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Actually, yeah... on a different gun. I just got done cleaning my .22 target rifle. I could pull the brush back through the barrel without first shoving it out the muzzle with no real problem.


Well, I probably shouldn't have said that "it doesn't work" but rather that it is difficult enough that it should be obvious that you shouldn't do it. On a .22 I have a feeling that the brush bristles are so short that reversing the direction within the barrel is much easier than with a larger bore.

Just curious though, why would you want to do it that way?
 

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Just curious though, why would you want to do it that way?


See my question above....you're supposed to put the rod and brush in from the chamber end to avoid damaging the muzzle crown, right?



So what I was wondering is, could pulling the brush back into the barrel once you've shoved it all the way out the muzzle potentially cause the same kind of damage?
 

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Standard takedown - 2 Rem Wipes ( 1 as general cleaning rag - 1 as a lube rag when cleaning is done )



Re-assemble - gaze at with love.



I also use a .45 brush for inside of barrel with the cleaning wipe around it.



Done in 5 mins.



Fred
 

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I don't think that cleaning the inside of the frame is too important as a routine. I would add that one way to mess up a Glock or M&P is to allow powder or metal particles and/or oil to accumulate in the striker channel. I have found that, no matter how lightly I oil the various parts, unwelcome stuff collects in the channel and can cause failures to fire.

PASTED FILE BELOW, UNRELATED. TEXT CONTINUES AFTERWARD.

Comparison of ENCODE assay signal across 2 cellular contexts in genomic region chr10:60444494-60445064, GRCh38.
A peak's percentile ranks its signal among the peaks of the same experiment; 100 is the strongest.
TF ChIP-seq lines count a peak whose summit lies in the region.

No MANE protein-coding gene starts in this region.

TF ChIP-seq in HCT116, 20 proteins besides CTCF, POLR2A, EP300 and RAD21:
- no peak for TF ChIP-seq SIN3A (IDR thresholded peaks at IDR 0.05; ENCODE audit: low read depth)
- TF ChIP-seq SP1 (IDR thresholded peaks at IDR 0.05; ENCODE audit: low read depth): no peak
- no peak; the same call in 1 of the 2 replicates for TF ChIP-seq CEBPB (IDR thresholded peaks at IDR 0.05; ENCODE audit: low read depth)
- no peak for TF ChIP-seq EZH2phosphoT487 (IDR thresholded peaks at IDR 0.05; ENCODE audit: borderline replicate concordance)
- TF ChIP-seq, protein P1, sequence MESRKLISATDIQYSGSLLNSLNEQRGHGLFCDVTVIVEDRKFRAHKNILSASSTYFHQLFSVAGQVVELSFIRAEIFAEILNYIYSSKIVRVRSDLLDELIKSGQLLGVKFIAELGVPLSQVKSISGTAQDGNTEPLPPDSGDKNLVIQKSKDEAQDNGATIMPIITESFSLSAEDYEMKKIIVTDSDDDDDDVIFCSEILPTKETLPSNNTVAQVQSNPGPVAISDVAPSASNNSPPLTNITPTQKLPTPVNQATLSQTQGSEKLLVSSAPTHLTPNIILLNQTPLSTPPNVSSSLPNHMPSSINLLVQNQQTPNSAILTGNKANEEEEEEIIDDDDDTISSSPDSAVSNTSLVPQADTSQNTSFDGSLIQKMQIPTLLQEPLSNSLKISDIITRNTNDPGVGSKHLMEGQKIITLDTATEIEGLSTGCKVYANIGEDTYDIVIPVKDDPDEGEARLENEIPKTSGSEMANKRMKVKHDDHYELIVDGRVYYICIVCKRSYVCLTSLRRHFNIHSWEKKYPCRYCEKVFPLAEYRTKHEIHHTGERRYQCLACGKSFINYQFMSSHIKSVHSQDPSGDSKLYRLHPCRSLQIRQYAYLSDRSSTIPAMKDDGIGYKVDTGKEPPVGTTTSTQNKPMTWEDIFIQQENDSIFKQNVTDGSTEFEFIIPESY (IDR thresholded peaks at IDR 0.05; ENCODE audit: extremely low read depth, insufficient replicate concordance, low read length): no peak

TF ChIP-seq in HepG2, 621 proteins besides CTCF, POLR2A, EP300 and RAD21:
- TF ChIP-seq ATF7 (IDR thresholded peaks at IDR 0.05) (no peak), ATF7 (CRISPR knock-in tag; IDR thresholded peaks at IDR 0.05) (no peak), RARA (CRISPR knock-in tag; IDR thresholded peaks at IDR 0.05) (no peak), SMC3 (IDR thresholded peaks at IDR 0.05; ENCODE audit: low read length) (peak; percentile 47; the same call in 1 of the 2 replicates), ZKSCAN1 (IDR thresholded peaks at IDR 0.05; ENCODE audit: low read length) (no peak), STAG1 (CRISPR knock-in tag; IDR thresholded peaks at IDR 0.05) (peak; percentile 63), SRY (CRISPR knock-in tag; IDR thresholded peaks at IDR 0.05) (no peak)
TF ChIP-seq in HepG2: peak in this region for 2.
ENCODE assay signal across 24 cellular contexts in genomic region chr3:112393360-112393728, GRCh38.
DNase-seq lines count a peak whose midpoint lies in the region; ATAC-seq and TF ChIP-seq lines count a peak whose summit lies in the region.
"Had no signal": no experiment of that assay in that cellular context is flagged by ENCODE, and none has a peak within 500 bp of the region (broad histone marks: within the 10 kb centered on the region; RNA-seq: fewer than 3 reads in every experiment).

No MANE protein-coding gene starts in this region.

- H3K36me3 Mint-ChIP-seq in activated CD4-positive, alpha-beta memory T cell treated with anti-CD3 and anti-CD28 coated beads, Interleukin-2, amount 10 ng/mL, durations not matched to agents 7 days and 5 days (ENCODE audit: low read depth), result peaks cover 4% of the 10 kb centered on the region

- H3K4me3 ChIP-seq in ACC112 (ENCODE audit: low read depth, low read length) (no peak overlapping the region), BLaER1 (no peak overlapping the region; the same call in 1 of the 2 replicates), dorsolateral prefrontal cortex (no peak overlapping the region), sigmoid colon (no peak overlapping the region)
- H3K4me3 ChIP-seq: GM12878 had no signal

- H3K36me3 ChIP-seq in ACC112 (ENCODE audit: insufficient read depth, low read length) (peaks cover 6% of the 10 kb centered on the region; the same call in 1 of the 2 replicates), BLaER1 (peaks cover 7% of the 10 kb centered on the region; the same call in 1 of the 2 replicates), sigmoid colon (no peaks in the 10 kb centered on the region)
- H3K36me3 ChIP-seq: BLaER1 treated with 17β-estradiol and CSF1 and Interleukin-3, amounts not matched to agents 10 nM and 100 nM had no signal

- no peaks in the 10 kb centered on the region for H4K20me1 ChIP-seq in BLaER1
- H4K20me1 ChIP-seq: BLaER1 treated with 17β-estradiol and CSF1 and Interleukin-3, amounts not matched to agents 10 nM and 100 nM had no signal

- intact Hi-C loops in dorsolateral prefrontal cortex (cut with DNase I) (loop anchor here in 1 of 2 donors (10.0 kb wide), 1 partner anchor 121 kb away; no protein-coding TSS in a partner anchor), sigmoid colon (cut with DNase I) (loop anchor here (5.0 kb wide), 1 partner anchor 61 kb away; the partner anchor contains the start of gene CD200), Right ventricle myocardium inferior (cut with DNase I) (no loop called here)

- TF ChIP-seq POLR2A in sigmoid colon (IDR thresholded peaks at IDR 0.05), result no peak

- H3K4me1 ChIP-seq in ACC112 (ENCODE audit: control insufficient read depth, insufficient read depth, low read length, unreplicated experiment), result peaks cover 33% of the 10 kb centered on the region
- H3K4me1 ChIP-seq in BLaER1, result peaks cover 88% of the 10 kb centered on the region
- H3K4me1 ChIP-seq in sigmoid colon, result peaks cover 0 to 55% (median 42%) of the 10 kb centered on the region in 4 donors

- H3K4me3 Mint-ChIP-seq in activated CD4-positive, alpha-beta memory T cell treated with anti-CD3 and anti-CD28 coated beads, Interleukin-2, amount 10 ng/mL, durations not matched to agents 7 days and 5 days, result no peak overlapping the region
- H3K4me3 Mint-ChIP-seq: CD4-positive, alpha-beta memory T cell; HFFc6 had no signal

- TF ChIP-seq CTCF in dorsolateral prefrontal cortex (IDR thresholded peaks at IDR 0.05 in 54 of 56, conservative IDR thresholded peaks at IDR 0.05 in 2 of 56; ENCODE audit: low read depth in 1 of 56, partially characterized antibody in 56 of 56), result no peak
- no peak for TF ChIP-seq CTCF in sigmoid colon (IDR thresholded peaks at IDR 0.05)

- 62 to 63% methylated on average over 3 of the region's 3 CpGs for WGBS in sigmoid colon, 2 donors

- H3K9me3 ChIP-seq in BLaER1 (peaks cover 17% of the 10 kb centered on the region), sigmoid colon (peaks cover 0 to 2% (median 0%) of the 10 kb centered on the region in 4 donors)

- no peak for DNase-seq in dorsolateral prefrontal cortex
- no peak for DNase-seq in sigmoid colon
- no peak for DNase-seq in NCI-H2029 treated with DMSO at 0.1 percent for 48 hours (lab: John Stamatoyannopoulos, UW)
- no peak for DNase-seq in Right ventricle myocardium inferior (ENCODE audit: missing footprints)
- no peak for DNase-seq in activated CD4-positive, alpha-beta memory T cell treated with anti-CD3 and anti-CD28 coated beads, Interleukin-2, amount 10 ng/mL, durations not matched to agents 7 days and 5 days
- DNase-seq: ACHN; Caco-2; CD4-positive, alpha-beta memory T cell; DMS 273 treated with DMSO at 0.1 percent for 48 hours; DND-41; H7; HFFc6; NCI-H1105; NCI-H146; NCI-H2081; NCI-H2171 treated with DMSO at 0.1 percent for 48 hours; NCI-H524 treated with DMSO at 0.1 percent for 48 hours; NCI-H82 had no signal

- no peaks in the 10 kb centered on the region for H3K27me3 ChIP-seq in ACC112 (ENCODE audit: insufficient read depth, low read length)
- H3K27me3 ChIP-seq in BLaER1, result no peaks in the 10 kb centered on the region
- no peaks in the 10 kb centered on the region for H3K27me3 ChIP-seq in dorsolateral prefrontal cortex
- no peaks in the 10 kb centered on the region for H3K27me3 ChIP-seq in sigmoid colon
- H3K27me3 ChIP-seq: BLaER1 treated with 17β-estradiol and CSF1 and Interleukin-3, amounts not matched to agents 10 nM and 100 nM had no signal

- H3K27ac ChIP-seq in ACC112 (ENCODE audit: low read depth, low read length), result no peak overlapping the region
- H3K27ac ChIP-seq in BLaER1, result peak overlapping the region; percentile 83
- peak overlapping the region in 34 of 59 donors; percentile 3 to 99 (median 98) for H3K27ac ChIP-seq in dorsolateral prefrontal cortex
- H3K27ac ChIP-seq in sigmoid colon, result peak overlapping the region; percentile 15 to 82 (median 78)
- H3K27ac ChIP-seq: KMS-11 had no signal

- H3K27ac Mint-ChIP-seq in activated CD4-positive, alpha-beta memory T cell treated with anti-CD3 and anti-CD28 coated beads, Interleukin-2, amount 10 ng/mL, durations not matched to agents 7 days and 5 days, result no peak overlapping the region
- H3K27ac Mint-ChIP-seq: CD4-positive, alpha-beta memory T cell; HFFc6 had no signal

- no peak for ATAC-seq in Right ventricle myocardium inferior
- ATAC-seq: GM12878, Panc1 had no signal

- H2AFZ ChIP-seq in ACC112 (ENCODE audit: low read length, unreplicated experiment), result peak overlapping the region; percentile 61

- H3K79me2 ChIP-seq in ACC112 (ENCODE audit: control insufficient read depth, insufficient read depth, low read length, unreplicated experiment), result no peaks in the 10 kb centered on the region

I check the striker channel every 200 rounds or so and swab it out with Q-Tips.



BTW, you should never lube the striker or channel.
 

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1. Remove any magazine, lock-back slide, verify weapon is unloaded. Put on nitrile rubber gloves.

2. Field strip slide from frame, remove barrel and recoil spring from slide, disassemble magazines.

3. Using a gun cleaning nylon brush generously dipped in Hoppe's #9, scrub brush all interior/exterior surfaces of slide, barrel, recoil spring, magazines, and last but not least, the interior of the pistol's frame.

4. Using an appropriately sized bronze bore brush generously dipped in Hoppe's #9, brush the bore of the barrel its full length approx. 2 dozen times or so.

5. Apply Breakfree foaming bore cleaner (or equiv.) to inside of barrel bore and chamber. Let sit 20 minutes, min.

6. Again using an appropriately sized bronze bore brush generously dipped in Hoppe's #9, brush the bore of the barrel another 2 dozen times or so.

7. Clean wash every part initially cleaned with Hoppe's #9 using Breakfree Powder Blast or equiv. cleaner/degreaser. You will be amazed at the amount of crud and carbon that will pour out of your gun! It will be as dry as a desert rock after that, but it will be sparkly clean and ready for lube.

8. Put several drops of Breakfree CLP on several appropriately sized bore patches and jag them through the barrel bore, from the chamber end of the barrel, of course. They should come out completely clean after several patches are pushed through.

9. Using a patch or lint-free shop towel with several drops of CLP on it, put an ultra thin surface coat of CLP on all interior/exterior metal surfaces, being certain to keep any oil out of the firing pin channel.

10. Put single drops of CLP on the recommended high wear points per manufacturer, reassemble weapon and magazines.



Done.



Usually takes 30 minutes per weapon, including the 20 minute wait. Let the chemicals do the elbow work for you.


10. Put single drops of CLP on the recommended high wear points per manufacturer, reassemble weapon and magazines.

what are the high wear points? thanks